# Mass breathed during diving

TheBelgiumWaff

## Homework Statement

Given: A scuba diver has a tank with an internal volume of 2500 cm^3 air tank which is pressurized to 22 MPa at 27 deg C. After diving for 20 minutes, she notices that the air pressure has reduced to 6 MPa while the temperature of the tank has dropped to 18 deg C.

Find: What is the mass of air that the diver has breathed through her lungs during the dive?

## Homework Equations

P2*V2/T2 = P1*V1/T1 or Pv=nRT ?

## The Attempt at a Solution

I'm confused which equation we use to find the solution and from there on how to punch in all the numbers to get to the solution.

I know the volume of air is 0.0883 m^3/Kmol, Rair = 0.2870 KJ/Kg*K, and mass = 28.97 kg/kmol
Also R = 8.314 KJ/Kg*K
I'm just really confused on where everything goes into play and why?

Homework Helper
You should be able to use the first equation to get the volume of air left after 20 minutes. Once you get that volume then you can use PV=nRT or PV=mRairT

TheBelgiumWaff
You should be able to use the first equation to get the volume of air left after 20 minutes. Once you get that volume then you can use PV=nRT or PV=mRairT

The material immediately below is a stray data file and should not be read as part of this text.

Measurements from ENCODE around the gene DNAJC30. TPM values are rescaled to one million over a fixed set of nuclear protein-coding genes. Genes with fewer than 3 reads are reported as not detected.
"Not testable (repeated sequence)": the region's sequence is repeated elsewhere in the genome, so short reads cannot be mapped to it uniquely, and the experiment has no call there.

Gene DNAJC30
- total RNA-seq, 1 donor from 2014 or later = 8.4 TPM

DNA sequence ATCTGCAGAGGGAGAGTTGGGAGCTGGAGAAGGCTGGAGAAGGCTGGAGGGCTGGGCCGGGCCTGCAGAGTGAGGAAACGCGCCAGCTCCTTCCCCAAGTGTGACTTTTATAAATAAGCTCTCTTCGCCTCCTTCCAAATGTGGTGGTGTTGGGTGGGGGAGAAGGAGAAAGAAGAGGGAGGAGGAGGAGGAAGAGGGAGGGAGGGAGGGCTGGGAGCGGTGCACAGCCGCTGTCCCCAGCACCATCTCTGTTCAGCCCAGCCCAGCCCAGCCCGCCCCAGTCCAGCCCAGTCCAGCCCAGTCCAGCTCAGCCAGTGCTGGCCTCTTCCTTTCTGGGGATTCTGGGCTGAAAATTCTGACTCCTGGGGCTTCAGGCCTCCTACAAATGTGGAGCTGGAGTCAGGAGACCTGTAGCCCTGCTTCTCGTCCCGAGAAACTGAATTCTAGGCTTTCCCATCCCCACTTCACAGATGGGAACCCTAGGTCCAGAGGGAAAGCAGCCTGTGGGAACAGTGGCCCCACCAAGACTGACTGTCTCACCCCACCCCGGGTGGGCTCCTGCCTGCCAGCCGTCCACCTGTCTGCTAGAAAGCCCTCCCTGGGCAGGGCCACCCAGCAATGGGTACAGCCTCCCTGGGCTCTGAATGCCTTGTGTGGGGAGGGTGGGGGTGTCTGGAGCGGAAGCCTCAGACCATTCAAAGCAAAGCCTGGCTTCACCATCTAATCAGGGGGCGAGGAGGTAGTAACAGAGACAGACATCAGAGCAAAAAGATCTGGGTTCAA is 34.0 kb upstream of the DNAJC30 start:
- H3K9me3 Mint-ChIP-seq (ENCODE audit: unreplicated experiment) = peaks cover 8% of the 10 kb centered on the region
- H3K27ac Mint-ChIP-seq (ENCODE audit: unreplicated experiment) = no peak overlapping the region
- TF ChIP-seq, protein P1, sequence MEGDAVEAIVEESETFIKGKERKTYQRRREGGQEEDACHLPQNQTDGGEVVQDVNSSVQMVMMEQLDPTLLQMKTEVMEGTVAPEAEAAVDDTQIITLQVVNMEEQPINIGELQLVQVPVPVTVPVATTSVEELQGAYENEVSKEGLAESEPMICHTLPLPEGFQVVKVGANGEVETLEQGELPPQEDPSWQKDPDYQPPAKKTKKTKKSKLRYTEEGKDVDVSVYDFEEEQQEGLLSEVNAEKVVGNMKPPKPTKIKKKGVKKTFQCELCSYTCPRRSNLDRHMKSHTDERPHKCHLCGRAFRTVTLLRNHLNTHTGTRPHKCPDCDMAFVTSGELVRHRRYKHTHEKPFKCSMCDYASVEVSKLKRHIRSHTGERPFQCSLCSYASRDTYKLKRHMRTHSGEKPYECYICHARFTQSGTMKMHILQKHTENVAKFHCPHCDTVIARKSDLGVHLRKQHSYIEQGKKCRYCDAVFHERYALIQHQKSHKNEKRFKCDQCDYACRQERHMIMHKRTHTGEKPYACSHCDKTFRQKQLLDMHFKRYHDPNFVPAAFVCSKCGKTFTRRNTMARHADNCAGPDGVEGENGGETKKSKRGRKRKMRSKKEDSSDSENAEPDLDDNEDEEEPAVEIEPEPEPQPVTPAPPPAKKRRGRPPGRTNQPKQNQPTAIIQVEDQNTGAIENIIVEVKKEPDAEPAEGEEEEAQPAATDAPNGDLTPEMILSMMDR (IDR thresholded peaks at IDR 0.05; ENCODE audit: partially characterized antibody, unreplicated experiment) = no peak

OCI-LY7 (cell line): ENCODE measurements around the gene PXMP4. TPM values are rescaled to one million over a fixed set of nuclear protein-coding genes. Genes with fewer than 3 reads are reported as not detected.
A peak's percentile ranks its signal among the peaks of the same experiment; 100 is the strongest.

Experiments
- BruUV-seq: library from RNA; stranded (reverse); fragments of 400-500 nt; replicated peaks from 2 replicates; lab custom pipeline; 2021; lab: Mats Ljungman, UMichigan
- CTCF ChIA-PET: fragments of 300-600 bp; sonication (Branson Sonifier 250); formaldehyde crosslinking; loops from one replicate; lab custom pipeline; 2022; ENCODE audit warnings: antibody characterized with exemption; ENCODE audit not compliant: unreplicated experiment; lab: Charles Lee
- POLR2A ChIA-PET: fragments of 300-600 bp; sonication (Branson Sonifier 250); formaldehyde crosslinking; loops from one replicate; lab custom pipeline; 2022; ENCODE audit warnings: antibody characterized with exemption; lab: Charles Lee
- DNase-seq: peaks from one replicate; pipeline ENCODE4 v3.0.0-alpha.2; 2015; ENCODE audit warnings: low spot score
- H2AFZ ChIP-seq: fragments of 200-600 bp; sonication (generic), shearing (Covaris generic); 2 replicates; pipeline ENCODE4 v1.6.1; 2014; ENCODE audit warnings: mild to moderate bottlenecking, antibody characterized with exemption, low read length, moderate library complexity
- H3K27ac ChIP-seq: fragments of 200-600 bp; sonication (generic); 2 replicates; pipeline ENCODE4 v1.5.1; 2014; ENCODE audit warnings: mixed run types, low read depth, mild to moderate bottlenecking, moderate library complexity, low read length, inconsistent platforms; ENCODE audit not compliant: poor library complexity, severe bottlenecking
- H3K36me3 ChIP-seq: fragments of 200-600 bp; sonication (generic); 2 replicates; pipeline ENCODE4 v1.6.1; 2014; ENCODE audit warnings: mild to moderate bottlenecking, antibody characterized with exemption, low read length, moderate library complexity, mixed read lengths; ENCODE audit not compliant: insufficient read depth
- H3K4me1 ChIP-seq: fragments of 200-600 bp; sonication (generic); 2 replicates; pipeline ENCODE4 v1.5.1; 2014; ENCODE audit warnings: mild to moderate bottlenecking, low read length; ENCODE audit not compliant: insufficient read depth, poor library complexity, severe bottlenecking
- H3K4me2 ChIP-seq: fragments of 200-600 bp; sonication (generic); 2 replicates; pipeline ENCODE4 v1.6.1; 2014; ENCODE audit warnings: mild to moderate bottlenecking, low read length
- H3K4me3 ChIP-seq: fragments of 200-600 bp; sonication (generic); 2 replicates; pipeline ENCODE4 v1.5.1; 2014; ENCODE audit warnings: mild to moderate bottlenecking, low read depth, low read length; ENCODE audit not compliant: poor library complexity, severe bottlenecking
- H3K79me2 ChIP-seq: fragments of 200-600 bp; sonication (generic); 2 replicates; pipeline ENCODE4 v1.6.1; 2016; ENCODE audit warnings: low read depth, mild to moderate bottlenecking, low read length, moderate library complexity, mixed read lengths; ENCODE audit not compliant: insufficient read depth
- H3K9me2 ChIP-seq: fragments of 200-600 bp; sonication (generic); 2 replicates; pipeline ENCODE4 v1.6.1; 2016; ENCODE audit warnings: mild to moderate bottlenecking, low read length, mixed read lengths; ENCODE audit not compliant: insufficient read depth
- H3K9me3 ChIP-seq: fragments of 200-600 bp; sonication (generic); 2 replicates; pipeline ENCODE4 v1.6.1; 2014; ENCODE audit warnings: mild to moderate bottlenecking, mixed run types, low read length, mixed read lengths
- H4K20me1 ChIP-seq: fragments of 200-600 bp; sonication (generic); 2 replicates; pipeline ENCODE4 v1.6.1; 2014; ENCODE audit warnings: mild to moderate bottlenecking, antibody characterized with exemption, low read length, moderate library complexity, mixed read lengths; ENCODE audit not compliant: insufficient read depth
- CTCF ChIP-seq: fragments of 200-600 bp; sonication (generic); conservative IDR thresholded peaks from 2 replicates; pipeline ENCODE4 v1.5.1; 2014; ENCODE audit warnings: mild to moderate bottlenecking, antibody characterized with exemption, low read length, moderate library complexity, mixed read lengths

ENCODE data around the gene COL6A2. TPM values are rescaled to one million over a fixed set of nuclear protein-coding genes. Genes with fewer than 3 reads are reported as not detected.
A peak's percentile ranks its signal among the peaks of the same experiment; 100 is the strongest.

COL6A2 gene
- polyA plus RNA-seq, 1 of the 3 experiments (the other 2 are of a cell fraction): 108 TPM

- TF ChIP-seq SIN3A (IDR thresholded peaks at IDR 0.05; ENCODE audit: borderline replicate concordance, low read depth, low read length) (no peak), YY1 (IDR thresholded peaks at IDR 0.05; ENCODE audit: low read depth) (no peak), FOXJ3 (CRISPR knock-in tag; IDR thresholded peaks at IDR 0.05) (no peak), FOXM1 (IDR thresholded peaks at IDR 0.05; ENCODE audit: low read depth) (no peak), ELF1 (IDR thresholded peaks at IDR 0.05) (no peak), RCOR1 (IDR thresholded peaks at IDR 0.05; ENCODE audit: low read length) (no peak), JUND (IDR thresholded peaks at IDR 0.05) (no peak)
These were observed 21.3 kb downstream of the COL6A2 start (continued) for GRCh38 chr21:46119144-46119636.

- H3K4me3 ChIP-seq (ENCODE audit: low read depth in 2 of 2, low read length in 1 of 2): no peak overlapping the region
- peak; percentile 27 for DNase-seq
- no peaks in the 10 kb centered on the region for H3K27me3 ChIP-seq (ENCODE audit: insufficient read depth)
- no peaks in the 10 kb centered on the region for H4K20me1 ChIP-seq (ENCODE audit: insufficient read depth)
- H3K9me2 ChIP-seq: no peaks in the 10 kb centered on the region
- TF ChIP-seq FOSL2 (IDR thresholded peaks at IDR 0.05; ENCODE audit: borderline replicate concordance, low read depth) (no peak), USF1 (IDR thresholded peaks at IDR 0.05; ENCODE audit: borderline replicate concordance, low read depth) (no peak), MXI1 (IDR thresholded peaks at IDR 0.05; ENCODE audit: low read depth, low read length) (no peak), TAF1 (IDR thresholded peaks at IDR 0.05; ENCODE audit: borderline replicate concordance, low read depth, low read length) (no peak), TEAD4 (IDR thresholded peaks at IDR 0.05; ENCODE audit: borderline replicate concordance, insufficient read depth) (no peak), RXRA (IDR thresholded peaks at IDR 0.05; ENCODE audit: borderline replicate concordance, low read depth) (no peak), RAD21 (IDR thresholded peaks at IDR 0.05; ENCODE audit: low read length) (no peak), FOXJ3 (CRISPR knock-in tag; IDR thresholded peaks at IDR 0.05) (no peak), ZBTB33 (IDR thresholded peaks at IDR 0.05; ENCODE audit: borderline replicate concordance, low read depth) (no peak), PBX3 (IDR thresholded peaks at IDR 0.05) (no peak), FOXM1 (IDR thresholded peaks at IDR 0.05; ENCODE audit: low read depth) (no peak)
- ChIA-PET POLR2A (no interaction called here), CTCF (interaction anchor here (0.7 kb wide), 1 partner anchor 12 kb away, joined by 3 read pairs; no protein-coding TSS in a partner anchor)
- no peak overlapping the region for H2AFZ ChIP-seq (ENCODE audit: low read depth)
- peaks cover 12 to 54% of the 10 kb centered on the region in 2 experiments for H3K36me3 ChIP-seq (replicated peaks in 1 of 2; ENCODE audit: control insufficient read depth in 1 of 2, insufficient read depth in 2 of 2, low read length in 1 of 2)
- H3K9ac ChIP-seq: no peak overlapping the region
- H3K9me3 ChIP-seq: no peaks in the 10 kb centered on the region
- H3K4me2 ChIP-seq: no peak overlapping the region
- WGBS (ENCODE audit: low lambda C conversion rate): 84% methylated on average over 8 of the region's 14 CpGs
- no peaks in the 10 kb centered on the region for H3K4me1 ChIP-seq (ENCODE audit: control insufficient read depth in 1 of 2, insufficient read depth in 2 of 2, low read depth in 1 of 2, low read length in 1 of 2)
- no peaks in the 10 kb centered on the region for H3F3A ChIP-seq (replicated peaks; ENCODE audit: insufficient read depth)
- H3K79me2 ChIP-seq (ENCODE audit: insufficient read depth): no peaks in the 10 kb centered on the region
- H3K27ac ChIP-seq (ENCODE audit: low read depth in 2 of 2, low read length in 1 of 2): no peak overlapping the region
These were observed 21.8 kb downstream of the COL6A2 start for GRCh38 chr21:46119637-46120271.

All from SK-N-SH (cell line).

When I found the volume it came out to be bigger than the original volume which doesn't feel right because I converted the cm^3 to m^3 and then switched to Kelvin for temp and the for the MPa conversion I did 10^3. Doing all this I came out with a volume that was 0.0088 m^3 roughly. Or is the volume supposed to be bigger?

nasu
The first formula (general transformation of ideal gas) is obtained considering a process involving a fixed amount of gas.
This is not what you have here.

TheBelgiumWaff
The first formula (general transformation of ideal gas) is obtained considering a process involving a fixed amount of gas.
This is not what you have here.
Would I go about it the way rock described but only using the second part PV=mRairT?

nasu
The volume of air in the tank is unchanged.
Find the mass before and after. And then the difference.
The mass is related to number of moles by n=m/M where M is the molar mass.

Mentor
I would separately calculate n from PV=nRT for the number of moles at the beginning and at the end. That would tell me how many moles of the air mixture were spent. Then multiply by the average molar mass of air (which you can calculate knowing air composition).

My bet is that the average molar mass of air is incorporated into Rair, but I never liked the idea of using separate R values for separate gases. It hides the generality of the ideal gas equation and Avogadro's hypothesis, leaving students confused.

Staff Emeritus